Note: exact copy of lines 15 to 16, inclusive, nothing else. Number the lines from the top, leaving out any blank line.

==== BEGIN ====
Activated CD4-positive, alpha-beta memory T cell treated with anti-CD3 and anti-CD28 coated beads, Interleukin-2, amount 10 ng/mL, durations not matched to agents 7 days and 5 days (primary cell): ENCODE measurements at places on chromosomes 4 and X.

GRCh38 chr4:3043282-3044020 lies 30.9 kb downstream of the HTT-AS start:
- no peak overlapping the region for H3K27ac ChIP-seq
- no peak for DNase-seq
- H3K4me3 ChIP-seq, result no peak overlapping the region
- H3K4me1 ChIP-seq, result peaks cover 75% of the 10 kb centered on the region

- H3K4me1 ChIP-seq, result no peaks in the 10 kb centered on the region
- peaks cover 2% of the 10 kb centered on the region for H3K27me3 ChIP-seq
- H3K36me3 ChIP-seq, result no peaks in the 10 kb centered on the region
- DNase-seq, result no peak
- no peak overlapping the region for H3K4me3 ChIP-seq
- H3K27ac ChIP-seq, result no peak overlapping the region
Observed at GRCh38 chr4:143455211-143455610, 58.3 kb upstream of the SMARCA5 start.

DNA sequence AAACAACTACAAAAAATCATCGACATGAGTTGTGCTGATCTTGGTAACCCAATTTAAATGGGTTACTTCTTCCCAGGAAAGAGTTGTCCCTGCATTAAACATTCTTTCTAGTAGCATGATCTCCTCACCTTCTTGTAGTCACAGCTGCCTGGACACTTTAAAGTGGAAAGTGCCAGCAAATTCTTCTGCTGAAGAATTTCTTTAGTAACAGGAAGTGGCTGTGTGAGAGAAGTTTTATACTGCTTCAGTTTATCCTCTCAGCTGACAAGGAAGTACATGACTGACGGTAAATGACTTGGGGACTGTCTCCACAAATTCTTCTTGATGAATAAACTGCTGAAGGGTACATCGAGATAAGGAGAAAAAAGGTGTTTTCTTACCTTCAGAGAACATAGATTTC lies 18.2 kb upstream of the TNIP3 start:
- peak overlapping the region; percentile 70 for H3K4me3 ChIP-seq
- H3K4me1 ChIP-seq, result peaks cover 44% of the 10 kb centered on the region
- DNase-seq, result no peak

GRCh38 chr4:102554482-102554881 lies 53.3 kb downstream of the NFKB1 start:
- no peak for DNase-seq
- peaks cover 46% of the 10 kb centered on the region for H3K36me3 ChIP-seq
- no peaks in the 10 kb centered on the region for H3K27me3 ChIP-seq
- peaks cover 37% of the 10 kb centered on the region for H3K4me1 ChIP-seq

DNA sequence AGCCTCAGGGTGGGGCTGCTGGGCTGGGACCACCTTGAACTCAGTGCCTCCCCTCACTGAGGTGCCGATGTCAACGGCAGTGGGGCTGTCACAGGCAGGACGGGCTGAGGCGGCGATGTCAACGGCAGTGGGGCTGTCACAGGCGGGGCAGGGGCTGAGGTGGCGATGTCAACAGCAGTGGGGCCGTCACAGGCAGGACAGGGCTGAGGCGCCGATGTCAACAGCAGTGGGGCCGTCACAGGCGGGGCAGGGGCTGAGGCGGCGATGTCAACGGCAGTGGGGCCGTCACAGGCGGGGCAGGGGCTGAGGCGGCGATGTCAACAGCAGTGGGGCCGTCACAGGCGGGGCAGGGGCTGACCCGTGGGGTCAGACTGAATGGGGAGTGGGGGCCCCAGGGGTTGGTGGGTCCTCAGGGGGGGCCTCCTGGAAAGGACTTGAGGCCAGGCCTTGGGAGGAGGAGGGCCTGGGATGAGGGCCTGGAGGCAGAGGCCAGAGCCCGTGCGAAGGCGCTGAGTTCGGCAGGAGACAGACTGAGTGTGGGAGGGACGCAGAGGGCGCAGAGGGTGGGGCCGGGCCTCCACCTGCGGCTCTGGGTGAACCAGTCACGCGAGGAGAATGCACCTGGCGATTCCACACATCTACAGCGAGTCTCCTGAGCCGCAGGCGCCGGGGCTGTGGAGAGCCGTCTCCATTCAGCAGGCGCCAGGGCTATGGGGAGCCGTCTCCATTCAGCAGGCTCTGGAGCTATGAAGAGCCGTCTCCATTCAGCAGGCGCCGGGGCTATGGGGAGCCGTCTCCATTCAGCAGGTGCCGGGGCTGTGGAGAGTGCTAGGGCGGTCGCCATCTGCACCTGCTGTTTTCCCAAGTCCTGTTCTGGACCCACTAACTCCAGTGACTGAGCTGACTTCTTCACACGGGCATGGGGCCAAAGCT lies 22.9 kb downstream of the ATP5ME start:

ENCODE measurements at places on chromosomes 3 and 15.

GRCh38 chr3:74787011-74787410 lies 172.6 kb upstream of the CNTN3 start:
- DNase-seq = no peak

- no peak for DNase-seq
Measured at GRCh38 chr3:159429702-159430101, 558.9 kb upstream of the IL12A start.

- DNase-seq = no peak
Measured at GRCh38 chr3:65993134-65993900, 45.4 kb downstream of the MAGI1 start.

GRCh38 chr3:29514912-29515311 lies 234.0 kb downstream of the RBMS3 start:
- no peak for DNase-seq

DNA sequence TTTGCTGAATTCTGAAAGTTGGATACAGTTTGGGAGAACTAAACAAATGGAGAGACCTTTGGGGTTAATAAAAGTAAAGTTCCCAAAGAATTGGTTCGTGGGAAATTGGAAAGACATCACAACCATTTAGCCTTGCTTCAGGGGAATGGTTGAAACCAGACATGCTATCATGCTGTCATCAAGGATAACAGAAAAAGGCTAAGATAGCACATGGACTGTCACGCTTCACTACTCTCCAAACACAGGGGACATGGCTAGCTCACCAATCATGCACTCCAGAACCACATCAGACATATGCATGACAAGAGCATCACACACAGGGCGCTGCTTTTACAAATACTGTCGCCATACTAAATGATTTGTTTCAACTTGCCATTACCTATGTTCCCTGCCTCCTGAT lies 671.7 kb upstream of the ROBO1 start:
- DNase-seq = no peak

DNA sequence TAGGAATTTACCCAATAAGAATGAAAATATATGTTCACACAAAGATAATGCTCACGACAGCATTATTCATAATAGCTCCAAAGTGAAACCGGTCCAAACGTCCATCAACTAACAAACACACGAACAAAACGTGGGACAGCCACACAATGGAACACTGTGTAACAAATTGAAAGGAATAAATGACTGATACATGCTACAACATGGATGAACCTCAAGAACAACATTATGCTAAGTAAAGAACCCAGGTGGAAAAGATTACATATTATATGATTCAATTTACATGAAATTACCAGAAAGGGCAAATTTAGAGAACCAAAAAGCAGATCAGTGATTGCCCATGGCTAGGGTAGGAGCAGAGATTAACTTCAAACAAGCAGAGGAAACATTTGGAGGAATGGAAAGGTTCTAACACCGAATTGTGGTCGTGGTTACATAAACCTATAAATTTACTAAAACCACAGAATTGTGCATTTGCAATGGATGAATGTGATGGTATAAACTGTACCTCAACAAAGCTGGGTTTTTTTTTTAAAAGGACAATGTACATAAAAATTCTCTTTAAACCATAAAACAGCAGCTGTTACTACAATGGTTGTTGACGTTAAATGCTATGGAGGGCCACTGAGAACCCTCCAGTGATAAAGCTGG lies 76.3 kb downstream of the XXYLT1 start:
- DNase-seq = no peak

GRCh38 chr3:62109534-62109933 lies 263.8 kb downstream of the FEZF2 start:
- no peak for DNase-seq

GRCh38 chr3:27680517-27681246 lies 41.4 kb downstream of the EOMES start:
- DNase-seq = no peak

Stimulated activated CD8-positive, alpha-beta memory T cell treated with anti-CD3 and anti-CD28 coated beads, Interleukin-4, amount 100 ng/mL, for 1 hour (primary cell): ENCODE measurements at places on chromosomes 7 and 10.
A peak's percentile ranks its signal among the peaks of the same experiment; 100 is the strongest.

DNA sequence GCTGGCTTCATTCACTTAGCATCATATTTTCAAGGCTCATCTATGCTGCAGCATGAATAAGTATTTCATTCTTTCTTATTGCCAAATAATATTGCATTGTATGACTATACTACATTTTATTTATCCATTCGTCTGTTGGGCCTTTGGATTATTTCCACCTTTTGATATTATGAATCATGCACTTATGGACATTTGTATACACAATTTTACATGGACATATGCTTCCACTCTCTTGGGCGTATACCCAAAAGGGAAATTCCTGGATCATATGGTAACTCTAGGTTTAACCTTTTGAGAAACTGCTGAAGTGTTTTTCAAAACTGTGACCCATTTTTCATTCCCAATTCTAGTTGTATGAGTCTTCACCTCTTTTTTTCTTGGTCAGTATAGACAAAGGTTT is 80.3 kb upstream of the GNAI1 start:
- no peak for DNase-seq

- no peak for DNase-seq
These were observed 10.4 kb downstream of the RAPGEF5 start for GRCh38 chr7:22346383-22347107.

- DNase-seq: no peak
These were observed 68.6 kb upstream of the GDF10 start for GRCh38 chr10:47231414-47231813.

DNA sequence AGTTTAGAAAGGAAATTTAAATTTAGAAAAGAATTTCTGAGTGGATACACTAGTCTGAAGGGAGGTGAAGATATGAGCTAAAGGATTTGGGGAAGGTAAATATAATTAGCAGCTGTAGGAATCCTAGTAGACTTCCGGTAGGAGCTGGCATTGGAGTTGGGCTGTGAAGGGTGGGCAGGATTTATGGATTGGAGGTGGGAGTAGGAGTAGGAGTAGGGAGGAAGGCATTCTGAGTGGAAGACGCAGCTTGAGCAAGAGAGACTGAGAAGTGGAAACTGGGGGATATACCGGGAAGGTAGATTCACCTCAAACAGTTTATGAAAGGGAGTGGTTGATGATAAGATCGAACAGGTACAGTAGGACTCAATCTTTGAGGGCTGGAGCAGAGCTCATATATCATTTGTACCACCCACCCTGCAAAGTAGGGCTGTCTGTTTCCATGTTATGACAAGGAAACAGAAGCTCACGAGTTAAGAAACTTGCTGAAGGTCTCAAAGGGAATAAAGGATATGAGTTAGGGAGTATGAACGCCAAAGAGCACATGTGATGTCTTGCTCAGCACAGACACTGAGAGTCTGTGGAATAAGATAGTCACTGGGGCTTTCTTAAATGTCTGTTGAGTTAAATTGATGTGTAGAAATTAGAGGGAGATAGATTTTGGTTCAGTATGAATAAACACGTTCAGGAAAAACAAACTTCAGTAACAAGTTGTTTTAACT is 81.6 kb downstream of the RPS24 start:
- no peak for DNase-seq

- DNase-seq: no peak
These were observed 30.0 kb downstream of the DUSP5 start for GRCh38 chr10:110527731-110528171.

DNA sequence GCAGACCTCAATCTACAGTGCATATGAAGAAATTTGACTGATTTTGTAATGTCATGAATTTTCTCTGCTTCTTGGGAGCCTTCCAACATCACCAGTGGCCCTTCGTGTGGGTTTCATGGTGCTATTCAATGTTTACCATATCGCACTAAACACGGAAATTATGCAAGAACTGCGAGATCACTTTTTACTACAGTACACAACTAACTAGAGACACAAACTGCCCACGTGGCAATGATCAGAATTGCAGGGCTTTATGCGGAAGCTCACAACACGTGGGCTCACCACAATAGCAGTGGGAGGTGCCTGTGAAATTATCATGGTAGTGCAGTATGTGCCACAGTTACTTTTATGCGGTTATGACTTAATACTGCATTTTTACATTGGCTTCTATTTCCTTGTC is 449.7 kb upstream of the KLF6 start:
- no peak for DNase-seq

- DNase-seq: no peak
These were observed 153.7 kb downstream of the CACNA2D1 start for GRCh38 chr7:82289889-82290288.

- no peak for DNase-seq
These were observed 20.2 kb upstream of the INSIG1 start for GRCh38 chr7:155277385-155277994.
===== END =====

- peak overlapping the region; percentile 70 for H3K4me3 ChIP-seq
- H3K4me1 ChIP-seq, result peaks cover 44% of the 10 kb centered on the region